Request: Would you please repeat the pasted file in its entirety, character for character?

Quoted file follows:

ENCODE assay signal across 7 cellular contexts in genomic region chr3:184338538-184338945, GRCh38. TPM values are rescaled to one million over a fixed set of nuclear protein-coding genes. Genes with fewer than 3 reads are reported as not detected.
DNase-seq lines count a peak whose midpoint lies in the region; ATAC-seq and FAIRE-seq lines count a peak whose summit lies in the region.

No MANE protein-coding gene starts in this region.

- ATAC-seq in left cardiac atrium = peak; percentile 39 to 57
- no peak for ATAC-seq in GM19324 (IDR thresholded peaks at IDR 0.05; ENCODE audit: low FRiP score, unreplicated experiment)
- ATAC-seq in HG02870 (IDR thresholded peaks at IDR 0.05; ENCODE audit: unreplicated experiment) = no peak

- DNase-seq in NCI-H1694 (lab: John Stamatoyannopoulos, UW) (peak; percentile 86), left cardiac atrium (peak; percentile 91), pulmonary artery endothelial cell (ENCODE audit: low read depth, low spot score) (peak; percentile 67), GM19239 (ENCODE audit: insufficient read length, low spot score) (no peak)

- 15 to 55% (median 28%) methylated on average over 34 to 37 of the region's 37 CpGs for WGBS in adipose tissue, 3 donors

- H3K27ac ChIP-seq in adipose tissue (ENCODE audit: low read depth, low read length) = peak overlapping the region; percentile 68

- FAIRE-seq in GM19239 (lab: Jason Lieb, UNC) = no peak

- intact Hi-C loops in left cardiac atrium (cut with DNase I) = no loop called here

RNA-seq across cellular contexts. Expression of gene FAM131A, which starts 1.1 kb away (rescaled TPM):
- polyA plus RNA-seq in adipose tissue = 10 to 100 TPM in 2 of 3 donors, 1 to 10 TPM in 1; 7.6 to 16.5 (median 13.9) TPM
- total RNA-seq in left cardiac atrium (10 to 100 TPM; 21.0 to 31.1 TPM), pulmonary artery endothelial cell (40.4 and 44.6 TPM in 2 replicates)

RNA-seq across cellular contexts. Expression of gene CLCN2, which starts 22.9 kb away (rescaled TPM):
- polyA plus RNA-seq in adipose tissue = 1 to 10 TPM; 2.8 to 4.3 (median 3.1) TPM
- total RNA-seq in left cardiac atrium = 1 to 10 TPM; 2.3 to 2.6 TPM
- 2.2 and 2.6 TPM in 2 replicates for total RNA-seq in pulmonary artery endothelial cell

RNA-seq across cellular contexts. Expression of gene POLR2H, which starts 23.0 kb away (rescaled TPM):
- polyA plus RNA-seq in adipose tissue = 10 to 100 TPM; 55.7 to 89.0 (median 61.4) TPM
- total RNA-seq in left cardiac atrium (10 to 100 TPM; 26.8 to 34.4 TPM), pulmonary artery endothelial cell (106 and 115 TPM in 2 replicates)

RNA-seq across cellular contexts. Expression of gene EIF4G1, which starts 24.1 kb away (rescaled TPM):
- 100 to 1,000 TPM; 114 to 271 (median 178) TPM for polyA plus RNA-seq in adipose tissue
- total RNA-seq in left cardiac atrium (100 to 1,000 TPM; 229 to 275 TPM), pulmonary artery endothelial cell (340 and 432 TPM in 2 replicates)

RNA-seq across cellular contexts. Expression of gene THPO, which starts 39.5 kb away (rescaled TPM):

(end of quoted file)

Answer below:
ENCODE assay signal across 7 cellular contexts in genomic region chr3:184338538-184338945, GRCh38. TPM values are rescaled to one million over a fixed set of nuclear protein-coding genes. Genes with fewer than 3 reads are reported as not detected.
DNase-seq lines count a peak whose midpoint lies in the region; ATAC-seq and FAIRE-seq lines count a peak whose summit lies in the region.

No MANE protein-coding gene starts in this region.

- ATAC-seq in left cardiac atrium = peak; percentile 39 to 57
- no peak for ATAC-seq in GM19324 (IDR thresholded peaks at IDR 0.05; ENCODE audit: low FRiP score, unreplicated experiment)
- ATAC-seq in HG02870 (IDR thresholded peaks at IDR 0.05; ENCODE audit: unreplicated experiment) = no peak

- DNase-seq in NCI-H1694 (lab: John Stamatoyannopoulos, UW) (peak; percentile 86), left cardiac atrium (peak; percentile 91), pulmonary artery endothelial cell (ENCODE audit: low read depth, low spot score) (peak; percentile 67), GM19239 (ENCODE audit: insufficient read length, low spot score) (no peak)

- 15 to 55% (median 28%) methylated on average over 34 to 37 of the region's 37 CpGs for WGBS in adipose tissue, 3 donors

- H3K27ac ChIP-seq in adipose tissue (ENCODE audit: low read depth, low read length) = peak overlapping the region; percentile 68

- FAIRE-seq in GM19239 (lab: Jason Lieb, UNC) = no peak

- intact Hi-C loops in left cardiac atrium (cut with DNase I) = no loop called here

RNA-seq across cellular contexts. Expression of gene FAM131A, which starts 1.1 kb away (rescaled TPM):
- polyA plus RNA-seq in adipose tissue = 10 to 100 TPM in 2 of 3 donors, 1 to 10 TPM in 1; 7.6 to 16.5 (median 13.9) TPM
- total RNA-seq in left cardiac atrium (10 to 100 TPM; 21.0 to 31.1 TPM), pulmonary artery endothelial cell (40.4 and 44.6 TPM in 2 replicates)

RNA-seq across cellular contexts. Expression of gene CLCN2, which starts 22.9 kb away (rescaled TPM):
- polyA plus RNA-seq in adipose tissue = 1 to 10 TPM; 2.8 to 4.3 (median 3.1) TPM
- total RNA-seq in left cardiac atrium = 1 to 10 TPM; 2.3 to 2.6 TPM
- 2.2 and 2.6 TPM in 2 replicates for total RNA-seq in pulmonary artery endothelial cell

RNA-seq across cellular contexts. Expression of gene POLR2H, which starts 23.0 kb away (rescaled TPM):
- polyA plus RNA-seq in adipose tissue = 10 to 100 TPM; 55.7 to 89.0 (median 61.4) TPM
- total RNA-seq in left cardiac atrium (10 to 100 TPM; 26.8 to 34.4 TPM), pulmonary artery endothelial cell (106 and 115 TPM in 2 replicates)

RNA-seq across cellular contexts. Expression of gene EIF4G1, which starts 24.1 kb away (rescaled TPM):
- 100 to 1,000 TPM; 114 to 271 (median 178) TPM for polyA plus RNA-seq in adipose tissue
- total RNA-seq in left cardiac atrium (100 to 1,000 TPM; 229 to 275 TPM), pulmonary artery endothelial cell (340 and 432 TPM in 2 replicates)

RNA-seq across cellular contexts. Expression of gene THPO, which starts 39.5 kb away (rescaled TPM):